Working with worms, scientists find a link between a genetic mutation and how diets are processed
Imagine being able to take a pill that lets you eat all of the ice cream, cookies, and cakes that you wanted – without gaining any weight.
New research from USC suggests that dream may not be impossible. A team of scientists led by Sean Curran of the USC Davis School of Gerontology and the Keck School of Medicine of USC found a new way to suppress the obesity that accompanies a high-sugar diet, pinning it down to a key gene that pharmaceutical companies have already developed drugs to target.
So far, Curran's work has been solely on the worm Caenorhabditis elegans and human cells in a petri dish – but the genetic pathway he studied is found in almost all animals from yeast to humans. Next, he plans to test his findings in mice.
Curran's research is outlined in a study that will be published on Oct. 6 by Nature Communications.
Building on previous work with C. elegans, Curran and his colleagues found that certain genetic mutants – those with a hyperactive SKN-1 gene – could be fed incredibly high-sugar diets without gaining any weight, while regular C. elegans ballooned on the same diet.
"The high-sugar diet that the bacteria ate was the equivalent of a human eating the Western diet," Curran said, referring to the diet favored by the Western world, characterized by high-fat and high-sugar foods, like burgers, fries and soda.
The SKN-1 gene also exists in humans, where it is called Nrf2, suggesting that the findings might translate, he said. The Nrf2 protein, a "transcription factor" that binds to a specific sequence of DNA to control the ability of cells to detox or repair damage when exposed to chemically reactive oxygen (a common threat to cells' well being), has been well studied in mammals.
Pharmaceutical companies have already worked to develop small-molecule drugs that target Nrf2, in hopes that it will produce more anti-oxidants and slow aging.
Though the promise of a pill to help control your body's response to food is enticing, it is not without risk, Curran said. Increased Nrf2 function has been linked to aggressive cancers.
"Perhaps it is a matter of timing and location," Curran said. "If we can acutely activate Nrf2 in specific tissues when needed then maybe we can take advantage of its potential benefits."###
Curran, the corresponding author on the study, collaborated with Shanshan Pang and Jennifer Paek of USC Davis; and Dana Lynn and Jacqueline Lo of USC Davis and the USC Dornsife College of Letters, Arts and Sciences.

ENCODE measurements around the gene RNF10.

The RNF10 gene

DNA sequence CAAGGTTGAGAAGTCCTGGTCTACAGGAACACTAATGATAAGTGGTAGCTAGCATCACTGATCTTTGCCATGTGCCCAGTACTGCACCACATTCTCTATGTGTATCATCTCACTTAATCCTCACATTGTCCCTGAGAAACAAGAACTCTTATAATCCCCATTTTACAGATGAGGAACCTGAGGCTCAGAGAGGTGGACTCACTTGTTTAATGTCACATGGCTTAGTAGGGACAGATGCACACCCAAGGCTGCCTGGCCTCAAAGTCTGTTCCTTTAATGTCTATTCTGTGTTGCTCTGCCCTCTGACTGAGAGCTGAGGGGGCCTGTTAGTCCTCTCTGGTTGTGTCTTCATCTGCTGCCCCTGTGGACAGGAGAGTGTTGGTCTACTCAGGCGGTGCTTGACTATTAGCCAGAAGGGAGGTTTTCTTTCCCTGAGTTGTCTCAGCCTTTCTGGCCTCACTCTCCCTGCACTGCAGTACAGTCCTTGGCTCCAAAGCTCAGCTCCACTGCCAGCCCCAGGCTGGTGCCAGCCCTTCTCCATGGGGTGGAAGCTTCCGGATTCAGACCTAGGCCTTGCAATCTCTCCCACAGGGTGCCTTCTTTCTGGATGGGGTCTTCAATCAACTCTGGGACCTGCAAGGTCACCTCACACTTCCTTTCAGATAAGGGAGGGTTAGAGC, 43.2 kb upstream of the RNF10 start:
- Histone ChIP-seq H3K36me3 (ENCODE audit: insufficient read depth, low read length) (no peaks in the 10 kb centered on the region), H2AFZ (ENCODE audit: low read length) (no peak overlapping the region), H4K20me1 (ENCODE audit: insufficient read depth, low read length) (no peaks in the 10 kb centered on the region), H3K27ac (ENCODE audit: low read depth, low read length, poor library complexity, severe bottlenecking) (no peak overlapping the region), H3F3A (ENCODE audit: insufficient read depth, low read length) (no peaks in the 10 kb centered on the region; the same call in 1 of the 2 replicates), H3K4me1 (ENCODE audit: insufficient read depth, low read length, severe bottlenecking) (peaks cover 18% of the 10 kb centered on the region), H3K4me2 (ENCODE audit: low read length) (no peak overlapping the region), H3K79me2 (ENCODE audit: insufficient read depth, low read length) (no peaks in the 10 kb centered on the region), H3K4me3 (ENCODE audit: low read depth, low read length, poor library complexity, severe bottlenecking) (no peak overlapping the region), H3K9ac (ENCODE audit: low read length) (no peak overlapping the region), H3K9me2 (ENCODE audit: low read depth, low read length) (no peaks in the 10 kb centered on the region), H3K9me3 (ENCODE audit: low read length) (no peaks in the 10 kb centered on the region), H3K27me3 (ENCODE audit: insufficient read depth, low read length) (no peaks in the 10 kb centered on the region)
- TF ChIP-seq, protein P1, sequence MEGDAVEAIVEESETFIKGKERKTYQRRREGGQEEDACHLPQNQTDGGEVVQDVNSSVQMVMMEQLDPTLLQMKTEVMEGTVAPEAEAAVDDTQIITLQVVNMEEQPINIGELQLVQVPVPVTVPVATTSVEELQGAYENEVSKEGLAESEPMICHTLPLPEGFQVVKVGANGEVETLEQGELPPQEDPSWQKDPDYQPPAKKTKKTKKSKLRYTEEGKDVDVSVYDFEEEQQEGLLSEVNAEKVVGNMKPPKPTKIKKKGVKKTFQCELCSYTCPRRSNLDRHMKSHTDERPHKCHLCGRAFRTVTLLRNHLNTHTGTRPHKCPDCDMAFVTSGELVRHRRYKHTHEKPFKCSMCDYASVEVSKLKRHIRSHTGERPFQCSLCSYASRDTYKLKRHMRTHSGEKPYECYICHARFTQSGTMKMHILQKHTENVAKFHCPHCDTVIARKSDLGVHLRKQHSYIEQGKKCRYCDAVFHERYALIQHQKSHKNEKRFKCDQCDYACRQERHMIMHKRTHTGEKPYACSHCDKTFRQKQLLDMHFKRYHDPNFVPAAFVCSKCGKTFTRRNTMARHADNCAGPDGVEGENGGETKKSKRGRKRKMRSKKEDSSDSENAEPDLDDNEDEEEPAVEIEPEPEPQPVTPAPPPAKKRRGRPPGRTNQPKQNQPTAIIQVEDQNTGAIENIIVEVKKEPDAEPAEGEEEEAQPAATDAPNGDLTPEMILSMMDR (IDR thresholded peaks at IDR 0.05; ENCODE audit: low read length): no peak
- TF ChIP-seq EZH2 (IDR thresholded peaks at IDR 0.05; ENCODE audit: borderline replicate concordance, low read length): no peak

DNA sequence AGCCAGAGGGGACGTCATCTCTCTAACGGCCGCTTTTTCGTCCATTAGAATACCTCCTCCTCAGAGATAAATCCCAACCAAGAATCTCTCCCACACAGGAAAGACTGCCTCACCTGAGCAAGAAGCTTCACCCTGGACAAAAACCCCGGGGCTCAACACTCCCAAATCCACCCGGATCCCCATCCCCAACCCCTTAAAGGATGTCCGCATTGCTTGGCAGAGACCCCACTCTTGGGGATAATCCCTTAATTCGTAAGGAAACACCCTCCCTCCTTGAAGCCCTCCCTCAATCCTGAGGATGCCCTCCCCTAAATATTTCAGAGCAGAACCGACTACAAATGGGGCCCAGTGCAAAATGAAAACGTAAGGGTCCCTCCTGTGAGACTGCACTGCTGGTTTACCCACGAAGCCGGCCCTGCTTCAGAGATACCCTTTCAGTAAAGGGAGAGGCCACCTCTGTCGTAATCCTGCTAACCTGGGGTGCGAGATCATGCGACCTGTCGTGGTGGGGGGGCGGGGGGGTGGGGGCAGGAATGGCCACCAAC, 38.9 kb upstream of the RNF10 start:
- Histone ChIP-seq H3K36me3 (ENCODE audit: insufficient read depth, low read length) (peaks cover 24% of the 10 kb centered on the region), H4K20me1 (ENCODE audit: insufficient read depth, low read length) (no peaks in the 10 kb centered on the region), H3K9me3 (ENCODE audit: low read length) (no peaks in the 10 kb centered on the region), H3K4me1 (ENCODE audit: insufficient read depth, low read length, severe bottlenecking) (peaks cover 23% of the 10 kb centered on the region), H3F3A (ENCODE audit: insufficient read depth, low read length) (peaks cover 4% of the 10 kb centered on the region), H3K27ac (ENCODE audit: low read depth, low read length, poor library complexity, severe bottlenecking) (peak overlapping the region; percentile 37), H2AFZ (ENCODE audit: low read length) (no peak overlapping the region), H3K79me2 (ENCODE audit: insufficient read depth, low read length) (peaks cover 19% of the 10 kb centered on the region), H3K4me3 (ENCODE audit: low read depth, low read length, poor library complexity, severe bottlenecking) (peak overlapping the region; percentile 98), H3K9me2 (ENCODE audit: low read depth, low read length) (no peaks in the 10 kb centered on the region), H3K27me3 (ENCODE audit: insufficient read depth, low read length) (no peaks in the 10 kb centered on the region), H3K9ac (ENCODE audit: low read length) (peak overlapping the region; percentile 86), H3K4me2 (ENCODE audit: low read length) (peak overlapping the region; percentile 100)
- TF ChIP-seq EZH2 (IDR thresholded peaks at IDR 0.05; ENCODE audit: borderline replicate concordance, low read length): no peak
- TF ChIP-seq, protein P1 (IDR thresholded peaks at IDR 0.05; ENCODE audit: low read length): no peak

This research was funded by the National Institutes of Health (P40 OD010440 and AG032308), the Ellison Medical Foundation, and the American Federation of Aging Research.
University of Southern California | Eurek Alert!
Resolving the mystery of preeclampsia
21.10.2016 | Universitätsklinikum Magdeburg
New potential cancer treatment using microwaves to target deep tumors
12.10.2016 | University of Texas at Arlington
Researchers from the Institute for Quantum Computing (IQC) at the University of Waterloo led the development of a new extensible wiring technique capable of controlling superconducting quantum bits, representing a significant step towards to the realization of a scalable quantum computer.
"The quantum socket is a wiring method that uses three-dimensional wires based on spring-loaded pins to address individual qubits," said Jeremy Béjanin, a PhD...
In a paper in Scientific Reports, a research team at Worcester Polytechnic Institute describes a novel light-activated phenomenon that could become the basis for applications as diverse as microscopic robotic grippers and more efficient solar cells.
A research team at Worcester Polytechnic Institute (WPI) has developed a revolutionary, light-activated semiconductor nanocomposite material that can be used...
By forcefully embedding two silicon atoms in a diamond matrix, Sandia researchers have demonstrated for the first time on a single chip all the components needed to create a quantum bridge to link quantum computers together.
"People have already built small quantum computers," says Sandia researcher Ryan Camacho. "Maybe the first useful one won't be a single giant quantum computer...
COMPAMED has become the leading international marketplace for suppliers of medical manufacturing. The trade fair, which takes place every November and is co-located to MEDICA in Dusseldorf, has been steadily growing over the past years and shows that medical technology remains a rapidly growing market.
In 2016, the joint pavilion by the IVAM Microtechnology Network, the Product Market “High-tech for Medical Devices”, will be located in Hall 8a again and will...
'Ferroelectric' materials can switch between different states of electrical polarization in response to an external electric field. This flexibility means they show promise for many applications, for example in electronic devices and computer memory. Current ferroelectric materials are highly valued for their thermal and chemical stability and rapid electro-mechanical responses, but creating a material that is scalable down to the tiny sizes needed for technologies like silicon-based semiconductors (Si-based CMOS) has proven challenging.
Now, Hiroshi Funakubo and co-workers at the Tokyo Institute of Technology, in collaboration with researchers across Japan, have conducted experiments to...
14.10.2016 | Event News
14.10.2016 | Event News
12.10.2016 | Event News
21.10.2016 | Health and Medicine
21.10.2016 | Information Technology
21.10.2016 | Materials Sciences